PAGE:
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Diocese of Milwaukee
Established as a diocese, 28 Nov., 1843; became an archbishopric, 12 February, 1875, comprises seventeen counties of the State of Wisconsin: Columbia, Dane, Dodge, Fond du Lac, Green, Green Lake, Jefferson, Kenosha, Marquette, Milwaukee, Ozaukee, Racine, Rock, Sheboygan, Walworth, Washington, Waukesha, an area of 9321 square miles. The metropolitan city of Milwaukee is picturesquely situated on Milwaukee Bay, on the eastern shore of Lake Michigan. Its name is derived from the Algonquin family of Indian dialects and means Good Land. In the history of Catholicism it is first mentioned in the "Catholic Almanac" of 1840: "Milvakie, Rev. Mr. Kelly who visits alternately Racine, Rochester, Burlington, Southpost (Kenosha), etc." The first Mass, however, was celebrated in Milwaukee as early as 1837 by Rev. J. Bonduel, a missionary from Green Bay, in the home of the "founder of Milwaukee," Solomon Juneau. In the same year Rev. Patrick Kelly came to the city and held services in the court-house till, in 1839, he erected the first Catholic church, dedicated to St. Peter, for several years the bishop's cathedral. It was afterwards removed to its present site near St. Peter and Paul's Church by Msgr. Leonard Batz, V.G. Northwest territory, of which the present State of Wisconsin forms a part, belonged to the Diocese of Quebec and afterwards to Bardstown, Ky., till it was affiliated to the newly created See of Cincinnati in 1821. In 1833, when Detroit was made a see, it became a dependency of that see. It was in 1841 that the first bishop visited Milwaukee in the person of Rt. Rev. P. Lefevre of Detroit, accompanied by one of his zealous priests, Rev. Martin Kundig, later vicar-general, whose name is inseparably linked with the early history and subsequent growth of the diocese. In 1843, the Fathers of the Fifth Provincial Council of Baltimore petitioned the Holy See to make Milwaukee a see and to appoint the Rev. John Martin Henni as its first bishop.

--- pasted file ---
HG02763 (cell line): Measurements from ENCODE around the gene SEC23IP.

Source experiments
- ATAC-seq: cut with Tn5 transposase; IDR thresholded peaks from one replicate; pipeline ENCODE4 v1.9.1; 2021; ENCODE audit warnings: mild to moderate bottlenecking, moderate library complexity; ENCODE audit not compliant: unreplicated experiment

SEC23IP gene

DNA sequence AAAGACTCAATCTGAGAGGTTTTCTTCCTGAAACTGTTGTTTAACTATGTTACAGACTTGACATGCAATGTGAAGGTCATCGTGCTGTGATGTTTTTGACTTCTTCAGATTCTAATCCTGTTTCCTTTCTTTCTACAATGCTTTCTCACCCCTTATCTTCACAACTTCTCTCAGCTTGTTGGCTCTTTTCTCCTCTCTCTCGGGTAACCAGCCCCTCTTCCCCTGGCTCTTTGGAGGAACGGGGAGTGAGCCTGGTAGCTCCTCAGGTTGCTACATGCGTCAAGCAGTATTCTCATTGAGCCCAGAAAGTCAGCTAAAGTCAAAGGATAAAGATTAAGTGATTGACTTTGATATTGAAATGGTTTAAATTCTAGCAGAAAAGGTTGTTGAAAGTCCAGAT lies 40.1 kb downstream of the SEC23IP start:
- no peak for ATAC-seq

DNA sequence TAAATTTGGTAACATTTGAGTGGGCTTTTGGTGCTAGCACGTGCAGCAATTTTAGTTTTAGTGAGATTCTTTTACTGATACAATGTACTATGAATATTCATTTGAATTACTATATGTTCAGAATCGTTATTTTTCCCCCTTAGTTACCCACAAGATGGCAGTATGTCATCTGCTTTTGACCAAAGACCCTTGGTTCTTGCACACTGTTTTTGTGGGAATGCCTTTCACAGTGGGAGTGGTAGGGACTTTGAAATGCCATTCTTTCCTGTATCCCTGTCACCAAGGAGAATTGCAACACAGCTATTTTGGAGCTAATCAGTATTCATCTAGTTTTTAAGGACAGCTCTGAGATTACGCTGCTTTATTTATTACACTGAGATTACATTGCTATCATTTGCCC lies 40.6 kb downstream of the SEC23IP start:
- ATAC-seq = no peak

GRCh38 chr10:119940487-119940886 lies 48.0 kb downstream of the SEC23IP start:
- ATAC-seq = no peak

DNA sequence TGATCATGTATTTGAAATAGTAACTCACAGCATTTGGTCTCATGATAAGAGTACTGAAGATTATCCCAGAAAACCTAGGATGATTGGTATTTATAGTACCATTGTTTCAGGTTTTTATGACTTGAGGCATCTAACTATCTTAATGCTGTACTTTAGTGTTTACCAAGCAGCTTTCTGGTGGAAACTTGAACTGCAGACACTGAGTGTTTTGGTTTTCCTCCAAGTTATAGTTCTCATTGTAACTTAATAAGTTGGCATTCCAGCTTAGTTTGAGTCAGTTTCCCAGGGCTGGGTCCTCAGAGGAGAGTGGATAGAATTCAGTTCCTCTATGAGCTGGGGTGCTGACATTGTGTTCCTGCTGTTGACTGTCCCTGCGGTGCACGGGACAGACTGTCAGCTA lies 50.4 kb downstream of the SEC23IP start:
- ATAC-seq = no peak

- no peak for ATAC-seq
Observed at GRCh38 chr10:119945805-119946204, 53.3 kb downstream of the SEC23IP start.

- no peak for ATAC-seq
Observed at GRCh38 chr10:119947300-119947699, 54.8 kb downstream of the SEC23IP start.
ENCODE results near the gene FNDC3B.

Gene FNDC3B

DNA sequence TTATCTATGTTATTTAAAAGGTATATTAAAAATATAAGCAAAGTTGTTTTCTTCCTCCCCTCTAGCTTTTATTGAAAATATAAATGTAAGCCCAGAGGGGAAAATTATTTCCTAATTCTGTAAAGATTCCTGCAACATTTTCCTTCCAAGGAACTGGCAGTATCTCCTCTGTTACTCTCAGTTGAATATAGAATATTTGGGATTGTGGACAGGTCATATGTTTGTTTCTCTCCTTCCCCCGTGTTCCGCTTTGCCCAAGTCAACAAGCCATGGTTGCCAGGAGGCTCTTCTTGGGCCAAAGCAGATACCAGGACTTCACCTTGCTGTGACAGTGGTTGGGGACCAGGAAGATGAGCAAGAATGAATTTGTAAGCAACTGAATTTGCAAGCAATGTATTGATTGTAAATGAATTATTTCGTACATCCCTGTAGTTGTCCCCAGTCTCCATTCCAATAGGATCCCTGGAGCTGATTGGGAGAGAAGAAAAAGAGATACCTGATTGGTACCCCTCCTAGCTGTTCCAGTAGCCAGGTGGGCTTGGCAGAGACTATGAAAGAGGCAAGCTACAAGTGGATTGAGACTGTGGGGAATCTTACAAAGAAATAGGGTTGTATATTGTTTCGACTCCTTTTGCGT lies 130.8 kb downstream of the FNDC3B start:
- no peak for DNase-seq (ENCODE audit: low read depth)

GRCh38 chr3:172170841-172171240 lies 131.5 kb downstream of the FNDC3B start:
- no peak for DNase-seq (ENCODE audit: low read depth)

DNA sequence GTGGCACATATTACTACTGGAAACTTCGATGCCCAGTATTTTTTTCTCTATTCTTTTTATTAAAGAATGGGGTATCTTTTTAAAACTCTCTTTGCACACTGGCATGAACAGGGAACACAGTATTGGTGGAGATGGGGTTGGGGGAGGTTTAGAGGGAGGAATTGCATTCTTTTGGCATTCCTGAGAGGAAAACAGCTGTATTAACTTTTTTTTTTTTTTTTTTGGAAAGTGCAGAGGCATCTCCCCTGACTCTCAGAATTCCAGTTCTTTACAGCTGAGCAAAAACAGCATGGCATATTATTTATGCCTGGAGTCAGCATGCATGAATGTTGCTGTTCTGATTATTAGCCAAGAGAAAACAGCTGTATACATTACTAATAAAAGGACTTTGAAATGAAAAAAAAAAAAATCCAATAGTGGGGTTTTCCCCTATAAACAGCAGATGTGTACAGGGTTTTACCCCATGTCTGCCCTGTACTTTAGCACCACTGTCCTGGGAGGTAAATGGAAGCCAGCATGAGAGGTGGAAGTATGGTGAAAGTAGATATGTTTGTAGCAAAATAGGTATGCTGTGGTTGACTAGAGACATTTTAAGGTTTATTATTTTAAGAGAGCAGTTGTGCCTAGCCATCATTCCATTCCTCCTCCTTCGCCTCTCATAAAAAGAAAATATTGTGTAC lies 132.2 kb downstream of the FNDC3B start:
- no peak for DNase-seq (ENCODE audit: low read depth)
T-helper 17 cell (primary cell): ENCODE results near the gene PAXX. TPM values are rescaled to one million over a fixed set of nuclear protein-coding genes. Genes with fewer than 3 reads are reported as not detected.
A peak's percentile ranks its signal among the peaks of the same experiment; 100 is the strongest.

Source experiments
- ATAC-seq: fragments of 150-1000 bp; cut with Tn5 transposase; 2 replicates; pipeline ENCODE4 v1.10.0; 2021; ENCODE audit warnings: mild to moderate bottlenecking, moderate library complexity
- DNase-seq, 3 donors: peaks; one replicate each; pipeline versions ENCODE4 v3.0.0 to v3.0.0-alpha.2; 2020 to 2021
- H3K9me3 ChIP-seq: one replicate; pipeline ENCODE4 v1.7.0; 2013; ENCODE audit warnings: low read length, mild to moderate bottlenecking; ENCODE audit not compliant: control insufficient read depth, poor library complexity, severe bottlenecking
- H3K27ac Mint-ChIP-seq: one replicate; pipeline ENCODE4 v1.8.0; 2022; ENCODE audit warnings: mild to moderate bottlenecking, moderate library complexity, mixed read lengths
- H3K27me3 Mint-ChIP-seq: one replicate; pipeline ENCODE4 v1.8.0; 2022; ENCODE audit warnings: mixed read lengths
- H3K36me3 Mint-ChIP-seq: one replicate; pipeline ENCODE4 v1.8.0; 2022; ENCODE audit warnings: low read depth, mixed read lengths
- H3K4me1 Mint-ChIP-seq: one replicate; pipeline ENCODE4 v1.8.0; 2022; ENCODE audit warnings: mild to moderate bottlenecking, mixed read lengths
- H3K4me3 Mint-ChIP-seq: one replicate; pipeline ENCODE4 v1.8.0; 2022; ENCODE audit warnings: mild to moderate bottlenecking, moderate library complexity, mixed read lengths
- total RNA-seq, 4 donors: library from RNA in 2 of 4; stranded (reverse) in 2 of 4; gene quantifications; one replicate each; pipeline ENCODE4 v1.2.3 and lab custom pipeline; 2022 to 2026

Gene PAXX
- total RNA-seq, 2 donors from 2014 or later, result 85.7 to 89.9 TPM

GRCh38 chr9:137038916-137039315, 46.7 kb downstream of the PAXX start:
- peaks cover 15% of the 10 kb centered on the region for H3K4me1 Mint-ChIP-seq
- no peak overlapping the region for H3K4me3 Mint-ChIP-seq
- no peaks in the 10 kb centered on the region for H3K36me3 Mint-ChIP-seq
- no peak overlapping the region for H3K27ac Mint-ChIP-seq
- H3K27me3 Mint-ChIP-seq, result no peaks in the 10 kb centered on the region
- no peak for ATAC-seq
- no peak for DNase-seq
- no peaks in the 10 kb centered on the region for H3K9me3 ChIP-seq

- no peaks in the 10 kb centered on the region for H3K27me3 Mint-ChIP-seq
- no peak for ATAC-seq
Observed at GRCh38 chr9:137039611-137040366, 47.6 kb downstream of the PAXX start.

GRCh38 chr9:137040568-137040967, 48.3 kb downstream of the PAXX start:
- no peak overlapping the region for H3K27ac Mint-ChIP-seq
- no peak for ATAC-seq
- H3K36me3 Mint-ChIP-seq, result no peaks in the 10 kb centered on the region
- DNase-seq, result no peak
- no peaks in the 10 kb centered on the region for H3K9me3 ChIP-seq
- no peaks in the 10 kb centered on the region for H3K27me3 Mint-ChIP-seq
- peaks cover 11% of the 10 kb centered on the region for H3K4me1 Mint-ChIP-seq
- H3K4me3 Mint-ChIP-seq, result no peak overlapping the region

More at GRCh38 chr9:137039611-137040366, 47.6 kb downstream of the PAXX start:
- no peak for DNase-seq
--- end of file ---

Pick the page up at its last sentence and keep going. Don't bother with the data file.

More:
John Martin Henni, first Bishop of Milwaukee, was born at Obersaxen, Switzerland, 13 June, 1805. He studied philosophy and theology in Rome, where he met the Very Rev. Frederic Rese, Vicar-General of Cincinnati (later Bishop of Detroit), who had come there in quest of priests for the American missions. Together with his fellow student M. Kundig, he landed in New York, in 1828. Having been ordained priest at Cincinnati, 2 Feb., 1829, he laboured with the zeal and enthusiasm of an apostle for the scattered Catholics of Ohio, traversing the state in all directions, baptizing, preaching, and building churches. Later on he was appointed vicar-general of the diocese and pastor of the church of the Holy Trinity. He also was the founder of the Catholic weekly, "Der Wahrheitsfreund," for some time the only German Catholic paper in the United States. On 19 March, 1844, Henni was consecrated Bishop of Milwaukee by Bishop Purcell of Cincinnati, and soon after started for his new field of labour. He came accompanied by the Rev. Michael Heiss, who for some time acted as his secretary. The prospects of the new diocese were far from encouraging. He found only four priests in the whole extent of his diocese, a few Catholics scattered over the territory, and a small frame church encumbered with a heavy debt. But undaunted by these difficulties the youthful bishop set to work with apostolic zeal, and, thanks to his untiring efforts, the number of Catholics, mostly immigrants from Germany and Ireland, increased from year to year, so that after three years the number of priests had risen from four to thirty. But a rich share of this phenomenal progress is due to the arduous labours and sacrificing spirit of his priests, the pioneers of the North-west, men like Mazuchelli, the founder of Sinsinawa, Morrissey, C. Rehrl, Wisbauer, Beitter, Inama, Gaertner, Gernbauer, Holzhauer, Conrad, and others.